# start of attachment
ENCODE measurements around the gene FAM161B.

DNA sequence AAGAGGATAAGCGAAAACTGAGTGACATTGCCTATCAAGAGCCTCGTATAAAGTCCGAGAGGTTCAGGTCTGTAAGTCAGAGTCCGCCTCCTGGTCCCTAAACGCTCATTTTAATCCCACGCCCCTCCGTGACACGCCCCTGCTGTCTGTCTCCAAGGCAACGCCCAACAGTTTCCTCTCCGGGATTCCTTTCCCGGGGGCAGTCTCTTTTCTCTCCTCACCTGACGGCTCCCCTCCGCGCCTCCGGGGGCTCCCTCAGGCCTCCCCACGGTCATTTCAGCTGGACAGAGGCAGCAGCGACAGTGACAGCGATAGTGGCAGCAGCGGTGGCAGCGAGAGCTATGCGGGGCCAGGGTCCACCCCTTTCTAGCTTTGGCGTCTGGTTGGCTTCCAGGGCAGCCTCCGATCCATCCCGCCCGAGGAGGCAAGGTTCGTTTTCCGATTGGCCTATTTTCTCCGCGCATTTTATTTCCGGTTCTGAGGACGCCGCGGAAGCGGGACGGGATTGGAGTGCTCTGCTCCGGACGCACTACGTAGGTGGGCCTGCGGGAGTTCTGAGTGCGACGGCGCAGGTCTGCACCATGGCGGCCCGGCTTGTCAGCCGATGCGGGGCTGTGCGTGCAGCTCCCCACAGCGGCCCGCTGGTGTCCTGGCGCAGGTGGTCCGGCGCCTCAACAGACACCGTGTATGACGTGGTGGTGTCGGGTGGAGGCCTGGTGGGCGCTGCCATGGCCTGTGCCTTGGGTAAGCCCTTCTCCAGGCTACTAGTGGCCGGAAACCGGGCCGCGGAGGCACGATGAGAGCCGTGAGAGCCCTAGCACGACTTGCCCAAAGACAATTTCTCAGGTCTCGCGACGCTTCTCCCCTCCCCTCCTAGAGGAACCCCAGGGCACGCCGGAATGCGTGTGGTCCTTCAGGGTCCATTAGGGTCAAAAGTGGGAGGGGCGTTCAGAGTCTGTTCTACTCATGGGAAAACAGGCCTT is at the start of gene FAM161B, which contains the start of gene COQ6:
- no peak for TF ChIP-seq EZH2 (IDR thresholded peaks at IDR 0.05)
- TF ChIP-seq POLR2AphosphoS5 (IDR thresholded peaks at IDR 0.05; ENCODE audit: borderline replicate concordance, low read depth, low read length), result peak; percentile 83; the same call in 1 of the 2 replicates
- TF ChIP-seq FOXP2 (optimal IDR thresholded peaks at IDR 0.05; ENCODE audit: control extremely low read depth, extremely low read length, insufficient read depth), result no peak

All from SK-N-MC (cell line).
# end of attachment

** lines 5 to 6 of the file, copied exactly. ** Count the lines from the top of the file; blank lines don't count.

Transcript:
- TF ChIP-seq FOXP2 (optimal IDR thresholded peaks at IDR 0.05; ENCODE audit: control extremely low read depth, extremely low read length, insufficient read depth), result no peak

All from SK-N-MC (cell line).